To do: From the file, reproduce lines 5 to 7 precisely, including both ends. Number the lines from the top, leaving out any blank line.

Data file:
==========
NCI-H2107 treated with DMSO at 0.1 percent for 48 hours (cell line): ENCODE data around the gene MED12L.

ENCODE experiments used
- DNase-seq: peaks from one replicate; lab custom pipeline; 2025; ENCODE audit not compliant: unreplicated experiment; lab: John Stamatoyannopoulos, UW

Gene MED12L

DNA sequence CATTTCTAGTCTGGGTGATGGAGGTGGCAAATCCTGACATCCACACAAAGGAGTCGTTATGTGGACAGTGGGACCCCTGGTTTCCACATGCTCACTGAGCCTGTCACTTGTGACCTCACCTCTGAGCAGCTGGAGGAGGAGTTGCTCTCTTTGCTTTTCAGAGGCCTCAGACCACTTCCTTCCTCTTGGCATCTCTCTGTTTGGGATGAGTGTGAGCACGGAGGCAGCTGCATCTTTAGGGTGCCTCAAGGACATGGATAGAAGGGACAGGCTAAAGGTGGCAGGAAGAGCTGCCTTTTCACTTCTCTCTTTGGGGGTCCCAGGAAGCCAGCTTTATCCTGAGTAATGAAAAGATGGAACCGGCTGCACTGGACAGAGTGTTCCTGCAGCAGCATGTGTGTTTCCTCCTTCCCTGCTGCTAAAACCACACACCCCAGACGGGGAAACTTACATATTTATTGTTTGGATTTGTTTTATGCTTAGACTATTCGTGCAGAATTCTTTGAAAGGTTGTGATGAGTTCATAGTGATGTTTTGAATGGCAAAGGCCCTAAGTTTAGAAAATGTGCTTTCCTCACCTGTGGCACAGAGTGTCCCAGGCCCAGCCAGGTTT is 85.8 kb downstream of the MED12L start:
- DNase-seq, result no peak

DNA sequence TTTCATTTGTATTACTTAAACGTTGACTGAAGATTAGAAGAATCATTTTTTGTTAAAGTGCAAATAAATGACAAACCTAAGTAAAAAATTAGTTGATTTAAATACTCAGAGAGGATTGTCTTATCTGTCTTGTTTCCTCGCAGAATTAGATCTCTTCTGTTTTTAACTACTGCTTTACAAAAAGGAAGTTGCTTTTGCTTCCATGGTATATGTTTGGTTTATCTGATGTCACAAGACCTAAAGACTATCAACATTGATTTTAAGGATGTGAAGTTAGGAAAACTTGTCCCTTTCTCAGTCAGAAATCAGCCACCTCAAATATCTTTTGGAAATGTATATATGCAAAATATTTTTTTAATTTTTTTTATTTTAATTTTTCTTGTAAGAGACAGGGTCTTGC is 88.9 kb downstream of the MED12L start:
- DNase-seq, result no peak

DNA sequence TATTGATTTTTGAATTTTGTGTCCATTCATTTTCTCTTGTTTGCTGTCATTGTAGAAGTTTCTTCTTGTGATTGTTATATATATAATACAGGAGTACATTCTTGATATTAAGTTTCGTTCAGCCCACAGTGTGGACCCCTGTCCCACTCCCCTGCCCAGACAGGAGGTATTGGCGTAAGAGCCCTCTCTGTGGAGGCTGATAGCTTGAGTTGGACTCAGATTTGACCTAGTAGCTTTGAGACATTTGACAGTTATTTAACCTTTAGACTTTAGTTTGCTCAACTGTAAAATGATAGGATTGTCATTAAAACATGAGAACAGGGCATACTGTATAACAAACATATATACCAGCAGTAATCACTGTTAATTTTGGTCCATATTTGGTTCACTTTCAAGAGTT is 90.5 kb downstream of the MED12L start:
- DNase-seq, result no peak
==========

DNA sequence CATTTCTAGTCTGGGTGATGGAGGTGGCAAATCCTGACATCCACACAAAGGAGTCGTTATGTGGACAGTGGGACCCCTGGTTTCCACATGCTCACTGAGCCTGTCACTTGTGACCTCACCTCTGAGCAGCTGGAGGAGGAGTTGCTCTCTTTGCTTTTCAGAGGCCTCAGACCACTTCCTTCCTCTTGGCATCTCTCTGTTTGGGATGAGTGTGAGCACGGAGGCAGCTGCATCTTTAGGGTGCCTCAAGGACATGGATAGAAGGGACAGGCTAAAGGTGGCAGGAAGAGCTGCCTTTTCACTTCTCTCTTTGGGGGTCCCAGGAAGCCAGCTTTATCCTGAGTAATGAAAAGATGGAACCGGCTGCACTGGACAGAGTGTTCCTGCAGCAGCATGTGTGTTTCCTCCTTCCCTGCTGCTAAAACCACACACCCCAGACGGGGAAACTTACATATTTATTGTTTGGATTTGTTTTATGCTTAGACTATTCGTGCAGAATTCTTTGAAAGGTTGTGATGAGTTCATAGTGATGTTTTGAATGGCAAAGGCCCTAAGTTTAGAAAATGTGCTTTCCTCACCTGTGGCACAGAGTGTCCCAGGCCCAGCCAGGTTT is 85.8 kb downstream of the MED12L start:
- DNase-seq, result no peak

DNA sequence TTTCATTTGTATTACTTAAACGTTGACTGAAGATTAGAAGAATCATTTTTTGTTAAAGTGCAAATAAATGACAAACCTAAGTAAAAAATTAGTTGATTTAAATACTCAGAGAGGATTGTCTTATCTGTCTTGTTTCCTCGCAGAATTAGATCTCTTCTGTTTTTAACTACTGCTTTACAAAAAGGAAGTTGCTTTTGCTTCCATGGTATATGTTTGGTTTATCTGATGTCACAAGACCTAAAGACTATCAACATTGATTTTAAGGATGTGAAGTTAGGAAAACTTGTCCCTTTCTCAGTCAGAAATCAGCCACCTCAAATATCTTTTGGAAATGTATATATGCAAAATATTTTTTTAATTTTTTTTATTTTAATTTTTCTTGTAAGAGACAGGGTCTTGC is 88.9 kb downstream of the MED12L start: